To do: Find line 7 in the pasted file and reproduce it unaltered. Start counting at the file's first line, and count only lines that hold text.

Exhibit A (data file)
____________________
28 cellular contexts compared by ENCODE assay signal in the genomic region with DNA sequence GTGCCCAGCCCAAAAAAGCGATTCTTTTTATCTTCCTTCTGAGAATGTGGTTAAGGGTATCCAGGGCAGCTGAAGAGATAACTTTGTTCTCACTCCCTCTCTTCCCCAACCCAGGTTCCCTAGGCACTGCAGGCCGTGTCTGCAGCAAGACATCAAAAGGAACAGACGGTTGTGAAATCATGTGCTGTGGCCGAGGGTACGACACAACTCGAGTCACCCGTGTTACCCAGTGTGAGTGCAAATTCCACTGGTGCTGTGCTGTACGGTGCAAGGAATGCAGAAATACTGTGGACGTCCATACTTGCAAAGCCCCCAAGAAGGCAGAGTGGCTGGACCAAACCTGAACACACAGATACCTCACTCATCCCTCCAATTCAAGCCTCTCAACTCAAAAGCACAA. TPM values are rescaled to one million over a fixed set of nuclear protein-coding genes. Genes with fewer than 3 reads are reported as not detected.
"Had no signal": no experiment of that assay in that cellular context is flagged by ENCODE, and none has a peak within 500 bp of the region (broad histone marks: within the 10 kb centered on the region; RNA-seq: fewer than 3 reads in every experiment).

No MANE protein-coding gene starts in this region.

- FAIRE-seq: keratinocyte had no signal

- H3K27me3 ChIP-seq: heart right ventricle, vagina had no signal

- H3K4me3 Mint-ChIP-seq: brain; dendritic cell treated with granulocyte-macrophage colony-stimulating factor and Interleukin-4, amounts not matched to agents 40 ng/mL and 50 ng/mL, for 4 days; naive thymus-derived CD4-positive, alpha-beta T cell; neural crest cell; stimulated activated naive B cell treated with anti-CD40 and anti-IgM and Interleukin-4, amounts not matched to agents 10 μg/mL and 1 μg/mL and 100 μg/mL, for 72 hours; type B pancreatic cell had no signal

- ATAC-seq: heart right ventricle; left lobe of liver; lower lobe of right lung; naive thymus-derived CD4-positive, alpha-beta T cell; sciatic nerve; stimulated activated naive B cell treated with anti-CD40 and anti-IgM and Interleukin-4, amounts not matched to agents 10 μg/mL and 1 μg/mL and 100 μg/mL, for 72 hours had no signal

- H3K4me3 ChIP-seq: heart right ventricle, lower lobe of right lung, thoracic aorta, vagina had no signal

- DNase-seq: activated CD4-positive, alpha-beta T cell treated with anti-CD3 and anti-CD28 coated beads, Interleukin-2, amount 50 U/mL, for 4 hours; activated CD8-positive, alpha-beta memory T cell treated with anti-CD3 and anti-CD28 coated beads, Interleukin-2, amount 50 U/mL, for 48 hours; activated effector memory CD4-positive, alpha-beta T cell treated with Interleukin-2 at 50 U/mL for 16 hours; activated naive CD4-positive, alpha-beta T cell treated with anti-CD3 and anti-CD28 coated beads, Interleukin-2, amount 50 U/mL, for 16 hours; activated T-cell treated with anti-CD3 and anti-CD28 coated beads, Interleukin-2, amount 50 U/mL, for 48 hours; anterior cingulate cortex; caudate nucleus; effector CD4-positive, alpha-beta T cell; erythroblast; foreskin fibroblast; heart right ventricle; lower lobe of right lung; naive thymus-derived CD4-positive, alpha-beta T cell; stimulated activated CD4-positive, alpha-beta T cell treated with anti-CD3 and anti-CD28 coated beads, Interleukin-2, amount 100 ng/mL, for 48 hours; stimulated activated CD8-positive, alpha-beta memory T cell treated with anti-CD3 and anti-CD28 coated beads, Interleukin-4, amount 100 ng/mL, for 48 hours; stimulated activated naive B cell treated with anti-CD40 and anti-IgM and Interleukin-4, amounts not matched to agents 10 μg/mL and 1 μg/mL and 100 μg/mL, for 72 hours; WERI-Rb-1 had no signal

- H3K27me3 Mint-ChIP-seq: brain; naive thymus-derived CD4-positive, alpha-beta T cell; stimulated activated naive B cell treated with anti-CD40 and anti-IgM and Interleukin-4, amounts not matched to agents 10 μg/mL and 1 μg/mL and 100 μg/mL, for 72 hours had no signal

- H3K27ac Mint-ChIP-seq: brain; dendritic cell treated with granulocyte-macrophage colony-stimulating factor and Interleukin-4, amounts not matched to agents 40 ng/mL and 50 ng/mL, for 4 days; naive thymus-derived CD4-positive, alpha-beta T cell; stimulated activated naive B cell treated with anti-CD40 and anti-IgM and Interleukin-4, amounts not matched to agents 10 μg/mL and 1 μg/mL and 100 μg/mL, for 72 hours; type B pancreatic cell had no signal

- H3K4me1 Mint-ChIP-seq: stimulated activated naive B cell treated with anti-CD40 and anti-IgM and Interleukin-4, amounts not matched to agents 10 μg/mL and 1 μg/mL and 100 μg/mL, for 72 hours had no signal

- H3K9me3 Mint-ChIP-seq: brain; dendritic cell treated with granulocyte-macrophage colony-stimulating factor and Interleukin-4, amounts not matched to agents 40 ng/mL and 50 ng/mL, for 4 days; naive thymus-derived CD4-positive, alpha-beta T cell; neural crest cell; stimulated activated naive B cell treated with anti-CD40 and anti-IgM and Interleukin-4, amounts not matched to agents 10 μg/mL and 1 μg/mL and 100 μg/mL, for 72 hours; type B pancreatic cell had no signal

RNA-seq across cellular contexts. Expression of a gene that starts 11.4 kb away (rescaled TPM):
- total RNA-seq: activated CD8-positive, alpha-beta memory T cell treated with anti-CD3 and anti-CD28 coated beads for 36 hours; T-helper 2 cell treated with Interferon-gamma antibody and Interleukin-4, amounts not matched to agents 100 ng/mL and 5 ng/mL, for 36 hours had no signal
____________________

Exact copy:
- ATAC-seq: heart right ventricle; left lobe of liver; lower lobe of right lung; naive thymus-derived CD4-positive, alpha-beta T cell; sciatic nerve; stimulated activated naive B cell treated with anti-CD40 and anti-IgM and Interleukin-4, amounts not matched to agents 10 μg/mL and 1 μg/mL and 100 μg/mL, for 72 hours had no signal